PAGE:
The 3.84TB G-Drive Pro SSD hits some insane speed marks, but costs a fortune


posted Thursday, June 14, 2018 at 3:45 PM EDT


Recently we reviewed the latest G-Drive with Thunderbolt 3 from G-Technology, and found it to be a pretty solid drive aside from its relatively average read/write speeds. It seems G-Tech wanted to prove they could go faster with the release of the G-Drive Pro SSD, and boy did they ever. Rated to hit 2800 MB/s, this stackable, daisy-chain-ready, Thunderbolt 3 box is insanely fast, but that speed comes at a price.

The new G-Drive Pro SSD comes in four capacity options: 960GB, 1.92TB, 3.84TB and 7.68TB. The lowest capacity comes in at $1299, while the largest capacity rings up at a sweat-inducing $7499. For this review, we were loaned the 3.84TB capacity version that retails for $3999.

Even their sub-one terabyte option comes in at an eyebrow-raising price, and by the time you get up to the more sought-after capacities the asking price is well above the average photographer/videographer's budget (if we consider it from the dollar per gigabyte frame of reference). We'll get into the actual speed of these devices in a moment, but given just the specifications of the G-Drive Pro SSD, those looking for the kind of transfer rates of which these are capable aren't going to be satisfied with the lower-capacity options. If this product interests you, odds are you're looking for the most capacity possible in the 7.68 TB (which at the writing of this review was sold out at B&H, which makes sense).

What I'm saying is, this device isn't for the average photographer/videographer. It was designed and priced for the high-end video professional, like those working with something like a RED or an Arri Alexa. This is a working drive, not a backup solution, and from that frame of reference there aren't really a lot of options out there to fit the needs of a shooter working with those kinds of cameras. So while the pricing may seem crazy to many photographers, it is kind of expected for the target market (for good or bad).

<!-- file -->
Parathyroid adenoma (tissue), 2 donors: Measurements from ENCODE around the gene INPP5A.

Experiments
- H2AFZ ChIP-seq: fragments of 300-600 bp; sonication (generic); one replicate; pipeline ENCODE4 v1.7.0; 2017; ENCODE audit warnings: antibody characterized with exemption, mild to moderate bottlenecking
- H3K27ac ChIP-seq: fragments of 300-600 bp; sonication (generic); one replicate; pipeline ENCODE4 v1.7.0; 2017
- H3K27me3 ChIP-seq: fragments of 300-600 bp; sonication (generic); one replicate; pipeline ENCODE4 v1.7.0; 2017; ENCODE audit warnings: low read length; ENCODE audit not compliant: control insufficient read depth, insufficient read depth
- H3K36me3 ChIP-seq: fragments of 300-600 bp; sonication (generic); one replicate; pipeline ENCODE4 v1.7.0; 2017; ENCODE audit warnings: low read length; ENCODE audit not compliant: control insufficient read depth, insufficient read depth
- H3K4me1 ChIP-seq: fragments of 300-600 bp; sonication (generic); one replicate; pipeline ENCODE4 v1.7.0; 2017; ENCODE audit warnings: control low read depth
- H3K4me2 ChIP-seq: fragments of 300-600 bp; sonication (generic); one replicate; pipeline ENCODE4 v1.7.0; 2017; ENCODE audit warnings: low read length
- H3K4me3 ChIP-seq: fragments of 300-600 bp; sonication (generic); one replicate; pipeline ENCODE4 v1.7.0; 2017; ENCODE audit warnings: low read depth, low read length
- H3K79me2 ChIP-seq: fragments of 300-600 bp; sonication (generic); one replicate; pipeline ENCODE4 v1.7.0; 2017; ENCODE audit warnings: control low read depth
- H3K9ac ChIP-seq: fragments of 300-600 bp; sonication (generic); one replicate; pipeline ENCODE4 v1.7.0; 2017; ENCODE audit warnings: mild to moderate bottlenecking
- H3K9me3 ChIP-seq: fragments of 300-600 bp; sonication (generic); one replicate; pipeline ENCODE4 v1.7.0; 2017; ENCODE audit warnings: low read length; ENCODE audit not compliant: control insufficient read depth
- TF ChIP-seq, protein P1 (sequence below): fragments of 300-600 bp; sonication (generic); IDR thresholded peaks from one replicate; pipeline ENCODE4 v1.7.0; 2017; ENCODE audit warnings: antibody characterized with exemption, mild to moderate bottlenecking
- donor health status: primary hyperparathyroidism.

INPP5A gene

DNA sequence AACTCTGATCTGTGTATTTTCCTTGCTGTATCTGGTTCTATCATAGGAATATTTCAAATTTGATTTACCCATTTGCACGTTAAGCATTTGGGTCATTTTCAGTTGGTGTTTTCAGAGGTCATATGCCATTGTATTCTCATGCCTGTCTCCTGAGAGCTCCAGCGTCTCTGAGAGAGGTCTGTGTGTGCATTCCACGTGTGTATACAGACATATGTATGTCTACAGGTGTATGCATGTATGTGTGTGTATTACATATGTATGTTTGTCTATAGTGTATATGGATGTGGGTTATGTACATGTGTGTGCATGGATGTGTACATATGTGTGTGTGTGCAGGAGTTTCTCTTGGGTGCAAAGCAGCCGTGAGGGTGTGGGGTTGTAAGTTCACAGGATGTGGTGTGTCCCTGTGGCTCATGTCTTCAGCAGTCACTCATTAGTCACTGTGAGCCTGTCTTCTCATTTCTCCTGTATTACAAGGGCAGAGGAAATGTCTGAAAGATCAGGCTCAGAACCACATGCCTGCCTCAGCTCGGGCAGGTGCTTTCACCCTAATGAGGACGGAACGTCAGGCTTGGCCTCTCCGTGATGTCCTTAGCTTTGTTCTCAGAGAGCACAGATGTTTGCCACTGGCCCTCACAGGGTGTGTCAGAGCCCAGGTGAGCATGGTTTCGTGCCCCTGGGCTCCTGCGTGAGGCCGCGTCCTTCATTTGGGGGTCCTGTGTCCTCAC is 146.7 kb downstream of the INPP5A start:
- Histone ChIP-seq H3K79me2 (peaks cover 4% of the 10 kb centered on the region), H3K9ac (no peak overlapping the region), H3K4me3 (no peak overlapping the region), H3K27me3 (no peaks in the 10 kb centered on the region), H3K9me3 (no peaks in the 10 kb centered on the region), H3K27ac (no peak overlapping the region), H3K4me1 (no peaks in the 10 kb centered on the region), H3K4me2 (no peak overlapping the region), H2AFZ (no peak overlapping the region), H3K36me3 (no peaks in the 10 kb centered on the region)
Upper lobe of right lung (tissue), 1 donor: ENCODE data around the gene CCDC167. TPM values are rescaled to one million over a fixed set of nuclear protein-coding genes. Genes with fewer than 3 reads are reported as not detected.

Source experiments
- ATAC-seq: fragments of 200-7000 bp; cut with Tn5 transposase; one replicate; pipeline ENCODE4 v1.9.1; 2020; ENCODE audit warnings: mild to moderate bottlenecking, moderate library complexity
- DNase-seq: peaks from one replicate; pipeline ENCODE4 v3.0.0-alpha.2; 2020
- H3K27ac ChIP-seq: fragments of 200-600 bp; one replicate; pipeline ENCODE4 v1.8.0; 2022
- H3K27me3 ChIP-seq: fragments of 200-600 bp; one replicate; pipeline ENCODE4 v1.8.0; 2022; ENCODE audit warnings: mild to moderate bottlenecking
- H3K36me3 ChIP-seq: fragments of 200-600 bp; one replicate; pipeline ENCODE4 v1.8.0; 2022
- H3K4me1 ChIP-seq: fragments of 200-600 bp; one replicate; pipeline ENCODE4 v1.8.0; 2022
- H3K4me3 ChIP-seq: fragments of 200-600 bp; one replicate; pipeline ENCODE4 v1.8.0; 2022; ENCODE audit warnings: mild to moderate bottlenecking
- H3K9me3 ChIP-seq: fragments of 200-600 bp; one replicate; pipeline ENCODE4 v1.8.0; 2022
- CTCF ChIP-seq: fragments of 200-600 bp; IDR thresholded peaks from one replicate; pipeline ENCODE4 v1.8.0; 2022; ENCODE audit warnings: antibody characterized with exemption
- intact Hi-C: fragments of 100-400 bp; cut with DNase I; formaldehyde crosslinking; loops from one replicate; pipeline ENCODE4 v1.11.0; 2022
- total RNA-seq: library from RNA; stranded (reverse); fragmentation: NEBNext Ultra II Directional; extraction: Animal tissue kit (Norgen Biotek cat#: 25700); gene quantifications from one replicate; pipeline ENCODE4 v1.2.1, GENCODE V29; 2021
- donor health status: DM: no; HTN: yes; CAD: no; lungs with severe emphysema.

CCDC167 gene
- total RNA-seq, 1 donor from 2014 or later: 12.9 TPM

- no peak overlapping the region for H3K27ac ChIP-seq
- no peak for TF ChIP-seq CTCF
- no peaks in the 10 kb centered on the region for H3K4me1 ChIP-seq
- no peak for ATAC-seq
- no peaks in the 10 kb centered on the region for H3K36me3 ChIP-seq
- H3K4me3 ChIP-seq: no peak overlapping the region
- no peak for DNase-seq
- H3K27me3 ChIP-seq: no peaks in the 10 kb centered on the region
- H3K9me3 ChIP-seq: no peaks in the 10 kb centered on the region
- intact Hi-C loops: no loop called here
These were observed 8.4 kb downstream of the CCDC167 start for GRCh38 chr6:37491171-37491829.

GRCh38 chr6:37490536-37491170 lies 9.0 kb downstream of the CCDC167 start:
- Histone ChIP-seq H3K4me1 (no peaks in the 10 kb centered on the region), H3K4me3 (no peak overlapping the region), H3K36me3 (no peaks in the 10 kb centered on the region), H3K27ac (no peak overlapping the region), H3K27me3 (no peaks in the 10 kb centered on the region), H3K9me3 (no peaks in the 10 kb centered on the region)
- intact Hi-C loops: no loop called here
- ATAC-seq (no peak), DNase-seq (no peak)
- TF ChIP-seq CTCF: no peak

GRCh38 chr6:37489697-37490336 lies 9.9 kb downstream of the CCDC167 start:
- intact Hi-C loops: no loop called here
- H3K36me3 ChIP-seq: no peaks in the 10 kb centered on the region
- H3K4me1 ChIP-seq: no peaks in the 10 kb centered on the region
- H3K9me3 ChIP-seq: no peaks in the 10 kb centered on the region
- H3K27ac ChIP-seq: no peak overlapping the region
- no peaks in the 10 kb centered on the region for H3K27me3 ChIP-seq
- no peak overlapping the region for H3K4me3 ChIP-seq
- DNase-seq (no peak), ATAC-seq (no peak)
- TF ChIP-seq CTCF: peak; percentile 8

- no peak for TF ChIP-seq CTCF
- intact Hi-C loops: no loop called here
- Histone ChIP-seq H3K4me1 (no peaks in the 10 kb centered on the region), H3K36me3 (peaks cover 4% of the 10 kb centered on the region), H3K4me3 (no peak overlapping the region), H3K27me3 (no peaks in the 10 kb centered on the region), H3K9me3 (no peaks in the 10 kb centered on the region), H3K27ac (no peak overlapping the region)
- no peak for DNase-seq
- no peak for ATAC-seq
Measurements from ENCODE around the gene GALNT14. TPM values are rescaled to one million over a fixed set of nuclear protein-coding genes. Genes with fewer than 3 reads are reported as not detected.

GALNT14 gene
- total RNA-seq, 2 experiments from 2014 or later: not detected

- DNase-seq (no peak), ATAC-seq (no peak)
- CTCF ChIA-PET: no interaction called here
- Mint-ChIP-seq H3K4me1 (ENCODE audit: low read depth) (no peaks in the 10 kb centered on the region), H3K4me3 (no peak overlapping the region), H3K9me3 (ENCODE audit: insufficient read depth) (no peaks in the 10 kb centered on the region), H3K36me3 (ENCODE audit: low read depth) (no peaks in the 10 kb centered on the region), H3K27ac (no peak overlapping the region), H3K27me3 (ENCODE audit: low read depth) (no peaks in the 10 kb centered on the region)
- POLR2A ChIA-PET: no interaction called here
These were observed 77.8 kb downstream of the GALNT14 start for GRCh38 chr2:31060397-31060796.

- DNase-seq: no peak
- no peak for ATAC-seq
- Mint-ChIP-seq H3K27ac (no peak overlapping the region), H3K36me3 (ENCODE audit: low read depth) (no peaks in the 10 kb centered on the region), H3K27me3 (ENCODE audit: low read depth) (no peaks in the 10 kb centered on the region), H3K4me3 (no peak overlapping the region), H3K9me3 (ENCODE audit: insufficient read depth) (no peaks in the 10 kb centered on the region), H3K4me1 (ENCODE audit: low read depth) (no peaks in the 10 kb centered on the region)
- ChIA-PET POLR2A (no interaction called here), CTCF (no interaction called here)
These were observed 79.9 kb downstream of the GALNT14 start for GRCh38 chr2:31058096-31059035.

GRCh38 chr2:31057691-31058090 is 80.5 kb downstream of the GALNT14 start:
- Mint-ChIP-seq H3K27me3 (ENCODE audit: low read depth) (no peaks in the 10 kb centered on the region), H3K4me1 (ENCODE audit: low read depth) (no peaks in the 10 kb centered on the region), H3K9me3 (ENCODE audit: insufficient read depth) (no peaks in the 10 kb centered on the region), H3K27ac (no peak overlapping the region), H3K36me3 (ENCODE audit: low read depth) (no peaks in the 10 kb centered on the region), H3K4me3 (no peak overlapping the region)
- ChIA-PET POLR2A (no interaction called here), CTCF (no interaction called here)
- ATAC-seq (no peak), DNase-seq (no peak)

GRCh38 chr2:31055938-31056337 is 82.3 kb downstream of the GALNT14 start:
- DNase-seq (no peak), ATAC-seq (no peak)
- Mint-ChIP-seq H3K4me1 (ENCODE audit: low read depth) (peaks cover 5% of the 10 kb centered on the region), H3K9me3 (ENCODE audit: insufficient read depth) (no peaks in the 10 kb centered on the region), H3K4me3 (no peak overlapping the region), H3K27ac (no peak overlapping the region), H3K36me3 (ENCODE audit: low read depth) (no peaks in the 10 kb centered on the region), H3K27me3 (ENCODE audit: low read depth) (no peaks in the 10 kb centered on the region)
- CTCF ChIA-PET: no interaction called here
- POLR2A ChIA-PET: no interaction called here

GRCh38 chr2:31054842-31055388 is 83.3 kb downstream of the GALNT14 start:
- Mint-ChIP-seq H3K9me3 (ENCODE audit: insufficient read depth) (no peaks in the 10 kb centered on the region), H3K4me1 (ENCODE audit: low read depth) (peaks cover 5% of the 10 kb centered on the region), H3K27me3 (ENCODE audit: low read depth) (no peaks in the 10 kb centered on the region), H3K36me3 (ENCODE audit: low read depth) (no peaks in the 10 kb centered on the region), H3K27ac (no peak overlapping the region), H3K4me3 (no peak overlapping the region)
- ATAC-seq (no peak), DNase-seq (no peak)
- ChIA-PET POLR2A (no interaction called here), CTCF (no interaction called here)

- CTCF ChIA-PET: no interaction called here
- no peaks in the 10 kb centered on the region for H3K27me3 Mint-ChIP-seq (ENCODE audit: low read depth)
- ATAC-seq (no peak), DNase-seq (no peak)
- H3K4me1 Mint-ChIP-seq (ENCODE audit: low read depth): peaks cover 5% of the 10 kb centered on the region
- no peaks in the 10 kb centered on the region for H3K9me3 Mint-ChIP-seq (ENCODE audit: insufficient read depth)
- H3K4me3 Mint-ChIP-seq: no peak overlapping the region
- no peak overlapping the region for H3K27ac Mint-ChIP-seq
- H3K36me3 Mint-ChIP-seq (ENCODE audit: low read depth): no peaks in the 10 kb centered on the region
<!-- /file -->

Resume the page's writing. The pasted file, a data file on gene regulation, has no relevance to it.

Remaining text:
From a build quality perspective, it looks nearly identical to the aforementioned "consumer-level" G-Drive with TB3. It does sport a somewhat "sexier" color (what Apple might call "Space Grey") and also sees the addition of an external fan and the subtraction of the USB-C port (it only has two Thunderbolt 3 ports). You can daisy chain these (up to five devices), as mentioned, which is nice for studios that want to run most of their drives off a single cable chain, and it also allows you to do an external RAID if you wanted (I do not recommend this, but it COULD seriously beef up the speed of your transfer rates if you were in desperate need).


The last thing of note is the lock slot on the rear of the drive that allows you to bolt the drive to a desk, which I highly recommend if you're in a shared office space. For something this expensive, you had better make sure it doesn't get stolen.